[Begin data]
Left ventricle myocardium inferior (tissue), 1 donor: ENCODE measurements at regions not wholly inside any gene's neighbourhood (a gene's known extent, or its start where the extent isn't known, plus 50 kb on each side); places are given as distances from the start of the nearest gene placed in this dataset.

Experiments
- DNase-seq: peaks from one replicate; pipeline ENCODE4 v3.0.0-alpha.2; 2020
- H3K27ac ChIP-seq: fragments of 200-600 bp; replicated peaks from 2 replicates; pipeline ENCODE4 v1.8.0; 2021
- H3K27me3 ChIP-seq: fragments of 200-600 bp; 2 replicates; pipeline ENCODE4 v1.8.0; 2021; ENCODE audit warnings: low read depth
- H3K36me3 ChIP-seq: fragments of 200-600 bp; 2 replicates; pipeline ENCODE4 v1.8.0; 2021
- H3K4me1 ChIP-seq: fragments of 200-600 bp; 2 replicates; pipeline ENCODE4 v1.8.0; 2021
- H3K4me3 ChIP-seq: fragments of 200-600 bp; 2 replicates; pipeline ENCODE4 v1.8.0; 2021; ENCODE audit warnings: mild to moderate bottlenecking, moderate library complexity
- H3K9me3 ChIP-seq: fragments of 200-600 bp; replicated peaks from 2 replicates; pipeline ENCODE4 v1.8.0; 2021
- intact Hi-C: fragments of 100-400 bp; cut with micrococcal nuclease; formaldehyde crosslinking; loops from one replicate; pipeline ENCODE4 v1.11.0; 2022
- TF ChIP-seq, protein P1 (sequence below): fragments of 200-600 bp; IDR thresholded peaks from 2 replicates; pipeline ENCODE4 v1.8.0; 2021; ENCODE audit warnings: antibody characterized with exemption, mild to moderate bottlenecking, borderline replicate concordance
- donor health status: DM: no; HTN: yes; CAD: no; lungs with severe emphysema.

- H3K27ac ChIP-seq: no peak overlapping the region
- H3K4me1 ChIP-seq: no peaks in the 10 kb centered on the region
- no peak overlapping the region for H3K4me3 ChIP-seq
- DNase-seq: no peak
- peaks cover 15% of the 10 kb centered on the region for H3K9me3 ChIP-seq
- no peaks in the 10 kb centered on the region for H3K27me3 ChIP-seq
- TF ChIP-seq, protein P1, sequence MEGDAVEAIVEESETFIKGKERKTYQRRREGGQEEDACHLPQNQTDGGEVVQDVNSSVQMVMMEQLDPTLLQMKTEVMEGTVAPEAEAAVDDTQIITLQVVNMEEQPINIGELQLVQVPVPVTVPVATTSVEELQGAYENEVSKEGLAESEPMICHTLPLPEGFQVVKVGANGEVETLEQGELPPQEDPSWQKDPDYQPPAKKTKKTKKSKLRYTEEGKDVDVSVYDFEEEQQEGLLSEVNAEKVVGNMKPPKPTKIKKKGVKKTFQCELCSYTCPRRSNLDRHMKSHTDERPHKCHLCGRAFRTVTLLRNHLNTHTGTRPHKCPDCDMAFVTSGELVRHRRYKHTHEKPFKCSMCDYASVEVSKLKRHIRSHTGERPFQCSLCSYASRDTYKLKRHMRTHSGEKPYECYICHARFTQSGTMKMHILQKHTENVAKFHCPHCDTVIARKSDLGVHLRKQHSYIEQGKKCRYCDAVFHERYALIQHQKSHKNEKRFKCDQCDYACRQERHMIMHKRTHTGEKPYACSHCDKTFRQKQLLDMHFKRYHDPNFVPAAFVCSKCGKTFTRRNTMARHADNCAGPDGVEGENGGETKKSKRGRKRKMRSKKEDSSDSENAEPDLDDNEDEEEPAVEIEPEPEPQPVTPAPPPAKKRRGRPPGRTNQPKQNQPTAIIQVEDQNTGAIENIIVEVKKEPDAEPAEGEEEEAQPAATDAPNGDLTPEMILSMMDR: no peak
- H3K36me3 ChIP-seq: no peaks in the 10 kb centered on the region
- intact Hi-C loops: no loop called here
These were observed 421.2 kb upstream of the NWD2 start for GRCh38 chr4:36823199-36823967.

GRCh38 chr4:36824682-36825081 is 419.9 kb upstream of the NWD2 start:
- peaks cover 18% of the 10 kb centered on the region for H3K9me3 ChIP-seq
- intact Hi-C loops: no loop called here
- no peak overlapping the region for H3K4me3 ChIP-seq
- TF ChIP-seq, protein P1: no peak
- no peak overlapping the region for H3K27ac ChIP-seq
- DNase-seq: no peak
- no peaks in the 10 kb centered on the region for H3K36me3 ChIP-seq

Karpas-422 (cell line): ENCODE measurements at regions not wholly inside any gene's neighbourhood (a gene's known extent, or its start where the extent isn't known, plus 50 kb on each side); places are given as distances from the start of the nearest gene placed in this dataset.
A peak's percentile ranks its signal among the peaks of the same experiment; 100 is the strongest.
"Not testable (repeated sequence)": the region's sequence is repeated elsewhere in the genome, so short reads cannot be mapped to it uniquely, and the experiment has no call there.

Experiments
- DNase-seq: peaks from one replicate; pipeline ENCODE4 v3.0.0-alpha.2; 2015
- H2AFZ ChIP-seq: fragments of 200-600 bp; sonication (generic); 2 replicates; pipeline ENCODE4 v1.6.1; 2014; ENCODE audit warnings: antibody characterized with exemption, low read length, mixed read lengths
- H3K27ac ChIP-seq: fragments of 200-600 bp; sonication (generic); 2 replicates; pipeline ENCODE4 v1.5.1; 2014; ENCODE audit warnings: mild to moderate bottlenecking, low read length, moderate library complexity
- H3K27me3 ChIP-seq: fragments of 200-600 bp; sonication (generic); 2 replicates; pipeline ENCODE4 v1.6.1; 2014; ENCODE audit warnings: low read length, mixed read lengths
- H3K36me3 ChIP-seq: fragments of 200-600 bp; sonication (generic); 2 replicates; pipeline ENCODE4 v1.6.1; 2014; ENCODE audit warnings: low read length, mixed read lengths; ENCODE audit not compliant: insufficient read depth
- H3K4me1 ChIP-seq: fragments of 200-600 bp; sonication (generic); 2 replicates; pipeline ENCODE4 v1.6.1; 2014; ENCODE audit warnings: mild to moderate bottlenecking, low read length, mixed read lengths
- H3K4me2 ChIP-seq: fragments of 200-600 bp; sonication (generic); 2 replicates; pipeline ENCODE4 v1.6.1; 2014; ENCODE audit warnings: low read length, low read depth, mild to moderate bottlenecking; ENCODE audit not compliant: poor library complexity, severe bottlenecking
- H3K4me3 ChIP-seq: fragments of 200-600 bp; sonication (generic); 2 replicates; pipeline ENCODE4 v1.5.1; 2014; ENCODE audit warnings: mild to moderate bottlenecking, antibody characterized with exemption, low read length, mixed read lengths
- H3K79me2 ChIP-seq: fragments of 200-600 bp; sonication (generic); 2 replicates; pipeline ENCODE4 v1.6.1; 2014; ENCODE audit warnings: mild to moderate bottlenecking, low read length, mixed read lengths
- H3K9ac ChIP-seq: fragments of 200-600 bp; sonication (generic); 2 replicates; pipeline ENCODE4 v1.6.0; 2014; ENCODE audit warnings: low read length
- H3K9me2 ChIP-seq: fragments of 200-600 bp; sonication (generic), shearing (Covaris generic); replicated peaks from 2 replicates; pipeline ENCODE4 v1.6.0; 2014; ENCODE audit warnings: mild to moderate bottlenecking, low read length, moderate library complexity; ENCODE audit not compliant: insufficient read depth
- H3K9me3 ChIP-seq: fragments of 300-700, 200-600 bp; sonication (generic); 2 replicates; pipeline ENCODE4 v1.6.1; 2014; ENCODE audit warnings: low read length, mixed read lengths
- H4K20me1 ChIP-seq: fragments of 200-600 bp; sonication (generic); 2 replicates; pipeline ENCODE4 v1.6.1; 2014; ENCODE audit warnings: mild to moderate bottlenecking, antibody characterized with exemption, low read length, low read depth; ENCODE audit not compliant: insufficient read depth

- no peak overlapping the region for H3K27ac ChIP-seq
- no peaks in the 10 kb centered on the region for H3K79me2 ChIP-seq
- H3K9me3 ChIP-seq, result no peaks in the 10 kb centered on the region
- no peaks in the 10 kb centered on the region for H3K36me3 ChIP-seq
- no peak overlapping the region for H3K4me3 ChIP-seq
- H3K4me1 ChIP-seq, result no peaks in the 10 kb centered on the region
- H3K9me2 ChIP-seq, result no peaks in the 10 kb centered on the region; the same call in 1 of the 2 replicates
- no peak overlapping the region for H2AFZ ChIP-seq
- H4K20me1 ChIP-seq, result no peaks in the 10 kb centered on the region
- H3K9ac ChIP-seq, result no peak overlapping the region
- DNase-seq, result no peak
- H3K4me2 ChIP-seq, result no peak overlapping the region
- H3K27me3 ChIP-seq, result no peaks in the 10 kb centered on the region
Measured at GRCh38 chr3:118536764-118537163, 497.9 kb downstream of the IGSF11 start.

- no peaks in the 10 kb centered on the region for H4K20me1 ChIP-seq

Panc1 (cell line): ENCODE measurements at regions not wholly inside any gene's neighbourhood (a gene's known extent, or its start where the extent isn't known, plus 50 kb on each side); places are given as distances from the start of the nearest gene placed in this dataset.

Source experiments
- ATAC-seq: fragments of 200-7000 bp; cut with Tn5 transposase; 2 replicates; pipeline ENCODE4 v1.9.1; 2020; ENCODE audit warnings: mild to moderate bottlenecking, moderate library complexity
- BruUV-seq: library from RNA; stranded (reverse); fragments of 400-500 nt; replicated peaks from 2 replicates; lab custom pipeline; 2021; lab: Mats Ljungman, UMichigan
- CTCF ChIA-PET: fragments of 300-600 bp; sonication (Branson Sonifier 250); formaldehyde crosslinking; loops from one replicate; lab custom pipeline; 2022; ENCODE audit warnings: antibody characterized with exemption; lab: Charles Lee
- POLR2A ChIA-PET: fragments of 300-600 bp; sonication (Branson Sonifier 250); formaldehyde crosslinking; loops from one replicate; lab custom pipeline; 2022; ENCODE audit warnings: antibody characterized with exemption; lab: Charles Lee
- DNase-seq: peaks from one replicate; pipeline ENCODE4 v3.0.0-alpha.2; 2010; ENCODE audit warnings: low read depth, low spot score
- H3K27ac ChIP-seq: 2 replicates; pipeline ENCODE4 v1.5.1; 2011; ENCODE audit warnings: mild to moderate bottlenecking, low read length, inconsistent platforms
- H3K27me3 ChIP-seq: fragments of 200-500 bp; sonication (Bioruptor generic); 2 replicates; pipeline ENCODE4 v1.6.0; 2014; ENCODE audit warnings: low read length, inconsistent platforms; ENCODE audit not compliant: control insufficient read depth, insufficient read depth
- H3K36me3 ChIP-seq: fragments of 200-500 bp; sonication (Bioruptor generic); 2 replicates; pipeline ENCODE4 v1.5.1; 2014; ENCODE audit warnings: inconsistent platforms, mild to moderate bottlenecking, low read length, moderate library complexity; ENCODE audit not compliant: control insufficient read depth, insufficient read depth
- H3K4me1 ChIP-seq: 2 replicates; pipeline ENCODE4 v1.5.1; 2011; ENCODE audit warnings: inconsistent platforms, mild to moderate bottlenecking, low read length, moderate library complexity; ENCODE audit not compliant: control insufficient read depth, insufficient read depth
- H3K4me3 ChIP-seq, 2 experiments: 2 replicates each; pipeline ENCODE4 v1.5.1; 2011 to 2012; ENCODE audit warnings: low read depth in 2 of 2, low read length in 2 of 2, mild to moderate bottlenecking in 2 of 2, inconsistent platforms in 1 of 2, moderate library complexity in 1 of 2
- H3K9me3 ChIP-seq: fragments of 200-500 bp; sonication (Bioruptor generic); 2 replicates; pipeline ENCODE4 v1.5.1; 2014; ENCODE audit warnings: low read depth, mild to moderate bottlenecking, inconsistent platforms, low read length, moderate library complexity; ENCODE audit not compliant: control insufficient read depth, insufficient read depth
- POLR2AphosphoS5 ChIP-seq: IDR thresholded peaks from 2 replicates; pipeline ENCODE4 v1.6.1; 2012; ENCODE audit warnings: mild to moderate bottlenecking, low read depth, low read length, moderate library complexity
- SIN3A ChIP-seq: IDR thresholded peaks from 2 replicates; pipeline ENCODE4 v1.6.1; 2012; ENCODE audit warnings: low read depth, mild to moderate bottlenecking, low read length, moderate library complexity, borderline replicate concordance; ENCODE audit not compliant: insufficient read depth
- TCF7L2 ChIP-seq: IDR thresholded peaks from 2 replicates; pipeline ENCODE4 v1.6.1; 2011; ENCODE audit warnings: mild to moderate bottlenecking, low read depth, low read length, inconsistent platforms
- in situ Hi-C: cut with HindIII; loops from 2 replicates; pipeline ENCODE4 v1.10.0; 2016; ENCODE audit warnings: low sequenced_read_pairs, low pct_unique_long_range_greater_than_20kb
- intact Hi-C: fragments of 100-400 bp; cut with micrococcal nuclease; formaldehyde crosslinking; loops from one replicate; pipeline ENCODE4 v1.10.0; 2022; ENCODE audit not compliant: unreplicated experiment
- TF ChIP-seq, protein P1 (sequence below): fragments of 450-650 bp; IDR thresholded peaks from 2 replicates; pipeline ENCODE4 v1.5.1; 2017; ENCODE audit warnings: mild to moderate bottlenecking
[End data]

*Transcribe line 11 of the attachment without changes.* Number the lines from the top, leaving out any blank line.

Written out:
- TF ChIP-seq, protein P1 (sequence below): fragments of 200-600 bp; IDR thresholded peaks from 2 replicates; pipeline ENCODE4 v1.8.0; 2021; ENCODE audit warnings: antibody characterized with exemption, mild to moderate bottlenecking, borderline replicate concordance